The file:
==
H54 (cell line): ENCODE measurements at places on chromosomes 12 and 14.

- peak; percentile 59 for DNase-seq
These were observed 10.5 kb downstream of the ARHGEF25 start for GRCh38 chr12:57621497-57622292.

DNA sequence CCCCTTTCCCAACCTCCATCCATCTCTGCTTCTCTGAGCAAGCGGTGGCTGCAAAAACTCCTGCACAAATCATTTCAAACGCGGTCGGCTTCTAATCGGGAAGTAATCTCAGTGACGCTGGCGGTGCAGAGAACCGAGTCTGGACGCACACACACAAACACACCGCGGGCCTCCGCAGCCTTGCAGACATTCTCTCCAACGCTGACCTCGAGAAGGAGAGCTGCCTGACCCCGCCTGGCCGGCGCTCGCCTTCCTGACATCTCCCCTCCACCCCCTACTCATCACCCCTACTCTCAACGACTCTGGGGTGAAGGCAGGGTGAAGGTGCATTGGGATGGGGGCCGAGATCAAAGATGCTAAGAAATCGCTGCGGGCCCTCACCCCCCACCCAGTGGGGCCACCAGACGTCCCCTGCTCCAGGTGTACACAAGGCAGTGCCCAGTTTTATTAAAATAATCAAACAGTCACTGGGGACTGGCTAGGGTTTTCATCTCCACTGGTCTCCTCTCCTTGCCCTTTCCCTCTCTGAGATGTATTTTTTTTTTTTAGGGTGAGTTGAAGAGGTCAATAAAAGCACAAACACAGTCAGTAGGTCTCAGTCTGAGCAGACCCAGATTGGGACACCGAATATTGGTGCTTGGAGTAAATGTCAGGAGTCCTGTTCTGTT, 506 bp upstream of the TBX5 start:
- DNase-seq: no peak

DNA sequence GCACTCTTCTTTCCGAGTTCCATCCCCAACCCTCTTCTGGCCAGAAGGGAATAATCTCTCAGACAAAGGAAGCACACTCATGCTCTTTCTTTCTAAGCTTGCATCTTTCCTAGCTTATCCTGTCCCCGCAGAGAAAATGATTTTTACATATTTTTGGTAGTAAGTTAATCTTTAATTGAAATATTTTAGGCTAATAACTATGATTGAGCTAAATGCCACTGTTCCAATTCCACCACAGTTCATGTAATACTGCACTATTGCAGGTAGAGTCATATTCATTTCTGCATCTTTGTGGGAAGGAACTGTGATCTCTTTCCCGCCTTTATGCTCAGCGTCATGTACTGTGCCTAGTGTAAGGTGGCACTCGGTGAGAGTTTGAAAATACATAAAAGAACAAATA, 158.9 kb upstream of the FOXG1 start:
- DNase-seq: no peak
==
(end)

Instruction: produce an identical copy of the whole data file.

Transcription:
H54 (cell line): ENCODE measurements at places on chromosomes 12 and 14.

- peak; percentile 59 for DNase-seq
These were observed 10.5 kb downstream of the ARHGEF25 start for GRCh38 chr12:57621497-57622292.

DNA sequence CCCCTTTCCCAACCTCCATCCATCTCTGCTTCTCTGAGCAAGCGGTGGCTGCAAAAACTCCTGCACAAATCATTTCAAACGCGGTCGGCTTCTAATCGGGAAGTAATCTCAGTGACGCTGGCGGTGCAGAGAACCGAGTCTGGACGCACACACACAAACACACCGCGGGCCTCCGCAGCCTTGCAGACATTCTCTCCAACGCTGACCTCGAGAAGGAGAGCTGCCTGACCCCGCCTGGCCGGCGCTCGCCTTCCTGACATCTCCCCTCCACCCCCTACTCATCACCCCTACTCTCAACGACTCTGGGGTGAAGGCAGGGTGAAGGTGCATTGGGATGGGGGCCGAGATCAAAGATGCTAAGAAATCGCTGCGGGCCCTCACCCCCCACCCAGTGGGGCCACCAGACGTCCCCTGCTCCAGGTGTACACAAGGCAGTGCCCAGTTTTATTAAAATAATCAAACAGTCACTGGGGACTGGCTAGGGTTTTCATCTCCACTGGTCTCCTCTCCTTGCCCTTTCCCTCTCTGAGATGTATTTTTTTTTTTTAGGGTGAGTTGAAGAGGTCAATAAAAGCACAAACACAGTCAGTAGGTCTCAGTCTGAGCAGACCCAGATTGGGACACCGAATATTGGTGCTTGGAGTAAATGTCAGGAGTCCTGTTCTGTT, 506 bp upstream of the TBX5 start:
- DNase-seq: no peak

DNA sequence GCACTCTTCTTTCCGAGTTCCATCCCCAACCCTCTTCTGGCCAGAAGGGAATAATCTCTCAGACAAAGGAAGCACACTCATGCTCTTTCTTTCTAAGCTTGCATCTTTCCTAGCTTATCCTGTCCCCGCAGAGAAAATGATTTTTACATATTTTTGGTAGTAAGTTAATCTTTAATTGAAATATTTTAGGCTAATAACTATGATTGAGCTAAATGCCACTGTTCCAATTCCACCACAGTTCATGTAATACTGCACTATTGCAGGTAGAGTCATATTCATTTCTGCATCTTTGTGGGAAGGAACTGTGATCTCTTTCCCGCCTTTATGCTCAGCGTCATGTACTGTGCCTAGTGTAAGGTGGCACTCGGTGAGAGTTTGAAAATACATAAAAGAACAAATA, 158.9 kb upstream of the FOXG1 start:
- DNase-seq: no peak